This week’s Parsha begins with the funeral of Sarah and the preparations for her funeral. The Torah teaches us that Sarah lived 127 years. Then it writes, “and Avraham came to eulogize Sarah and to cry for her.” If you take a look at a Torah scroll, you will notice something different about the word “and to cry for her – V’livkosah”. The letter Kof in the word “V’livkosa” is written smaller than the other letters. Whenever there is something unusual in the Torah, it begs us to ask “why?”. So, the question here is: why is the letter Kof written differently than all the other letters?
Rabbi Shaanan Gelman, the rabbi of the Chovevei Tzion shul in Skokie, one of the commentators to the Chumash. G-d did not write the Torah in a random order. One section follows another for a good reason. The portion dealing with the death of Sarah immediately follows the portion that talks about the Akeida – when Avraham was commanded to bring Yitzchak to Mt. Moriah and offer him as a sacrifice. A reason for this sequence in parshios is as follows: The Torah tells us that Avraham lifted the knife to sacrifice Yitzchak.
At that point G-d stopped Avraham. The Midrash states that the Satan went to Sarah and told her that Avraham sacrificed Yitzchak – almost. When Sarah heard this news, she died. When Avraham heard about the death of his beloved wife, Sarah, he could have complained, “Sarah died because I went to do a Mitzva. If I had not done this Mitzva, she would still be alive.” So, the Torah writes “and to cry for her” with a small Beis to teach us that Avraham did not cry because he had gone to do the Mitzva, thus causing her death. Rather, he recognized that her death had nothing to do with the Akeida. She lived a full life and her time had come. Avraham cried only because Sarah had died.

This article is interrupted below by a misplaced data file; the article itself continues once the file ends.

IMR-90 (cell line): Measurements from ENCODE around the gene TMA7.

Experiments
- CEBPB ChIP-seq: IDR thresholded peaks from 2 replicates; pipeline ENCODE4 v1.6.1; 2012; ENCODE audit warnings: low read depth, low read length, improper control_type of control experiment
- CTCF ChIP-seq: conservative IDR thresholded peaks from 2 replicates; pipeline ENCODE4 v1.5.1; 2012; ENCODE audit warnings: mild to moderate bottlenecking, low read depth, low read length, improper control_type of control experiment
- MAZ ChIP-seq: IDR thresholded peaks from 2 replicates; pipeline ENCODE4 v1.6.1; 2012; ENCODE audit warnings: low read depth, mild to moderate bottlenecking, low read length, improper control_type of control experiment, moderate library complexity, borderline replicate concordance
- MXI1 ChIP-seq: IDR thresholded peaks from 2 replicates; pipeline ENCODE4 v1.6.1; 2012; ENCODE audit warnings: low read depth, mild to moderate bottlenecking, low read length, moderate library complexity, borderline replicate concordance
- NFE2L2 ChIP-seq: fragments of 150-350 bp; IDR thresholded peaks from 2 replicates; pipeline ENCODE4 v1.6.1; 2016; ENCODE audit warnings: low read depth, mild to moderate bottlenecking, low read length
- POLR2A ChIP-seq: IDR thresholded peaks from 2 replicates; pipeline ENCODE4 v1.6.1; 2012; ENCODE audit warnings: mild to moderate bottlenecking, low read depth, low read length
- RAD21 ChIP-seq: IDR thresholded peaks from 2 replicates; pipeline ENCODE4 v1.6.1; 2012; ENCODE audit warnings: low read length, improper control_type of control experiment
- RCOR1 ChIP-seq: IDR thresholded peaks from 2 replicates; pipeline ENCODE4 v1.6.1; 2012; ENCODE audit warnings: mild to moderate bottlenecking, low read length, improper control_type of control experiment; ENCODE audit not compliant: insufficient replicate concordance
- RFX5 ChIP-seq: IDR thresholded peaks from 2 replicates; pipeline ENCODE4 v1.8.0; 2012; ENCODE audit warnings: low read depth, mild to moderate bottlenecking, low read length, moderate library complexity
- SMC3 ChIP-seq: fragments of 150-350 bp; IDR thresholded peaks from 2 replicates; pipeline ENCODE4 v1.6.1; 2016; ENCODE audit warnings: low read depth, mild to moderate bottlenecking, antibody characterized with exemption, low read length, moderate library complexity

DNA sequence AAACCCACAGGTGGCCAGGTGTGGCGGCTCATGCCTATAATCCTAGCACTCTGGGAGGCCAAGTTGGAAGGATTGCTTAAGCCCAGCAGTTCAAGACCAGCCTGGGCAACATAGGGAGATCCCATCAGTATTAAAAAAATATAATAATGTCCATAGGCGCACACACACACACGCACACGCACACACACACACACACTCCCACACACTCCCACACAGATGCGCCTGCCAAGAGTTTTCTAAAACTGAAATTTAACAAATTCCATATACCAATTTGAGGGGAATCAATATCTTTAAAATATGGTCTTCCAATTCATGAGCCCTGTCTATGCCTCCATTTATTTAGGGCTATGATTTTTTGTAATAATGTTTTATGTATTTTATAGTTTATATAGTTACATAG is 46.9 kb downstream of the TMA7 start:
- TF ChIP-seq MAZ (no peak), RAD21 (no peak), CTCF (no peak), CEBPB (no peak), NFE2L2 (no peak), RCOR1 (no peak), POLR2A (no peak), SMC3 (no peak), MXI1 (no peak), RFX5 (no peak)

The Midrash is teaching us an important lesson. We cannot regret doing a Mitzva. Sometimes, events happen that might upset us because we did the Mitzva. We might say to ourselves, “This would not have happened had I not done the Mitzva.” Well, we cannot say such a thing. Our obligation is to do the Mitzvos. What happens outside the realm of the Mitzva is not our department.
What would happen if a person went to do a chesed and on the return trip, G-d forbid, had a car accident? Should the person say to himself, “If I had not done the chesed, I would not have had the accident? Absolutely not! You cannot feel bad for doing a Mitzva. We might view the accident as a result of the Mitzva. However, in reality the accident had nothing to do with the Mitzva.
On some occasions we might be short of a minyan. So, we call some people. After the calls are made, other people show up. Finally, when the called people come, we may have 12 to 15 people in shul. Perhaps we should feel bad for having troubled them to come to shul. But, then we can think to ourselves, We helped them perform a Mitzva. They davened with a minyan. Why should we feel bad? We did them a big favor.
The lesson from the midrash is that we should not confuse what happens in the world with what we are supposed to do. It should not prevent us from doing our job – learn Torah and perform mitzvos. That is how we show that we are true descendants of Avraham and Sarah when we learn the lessons that they taught.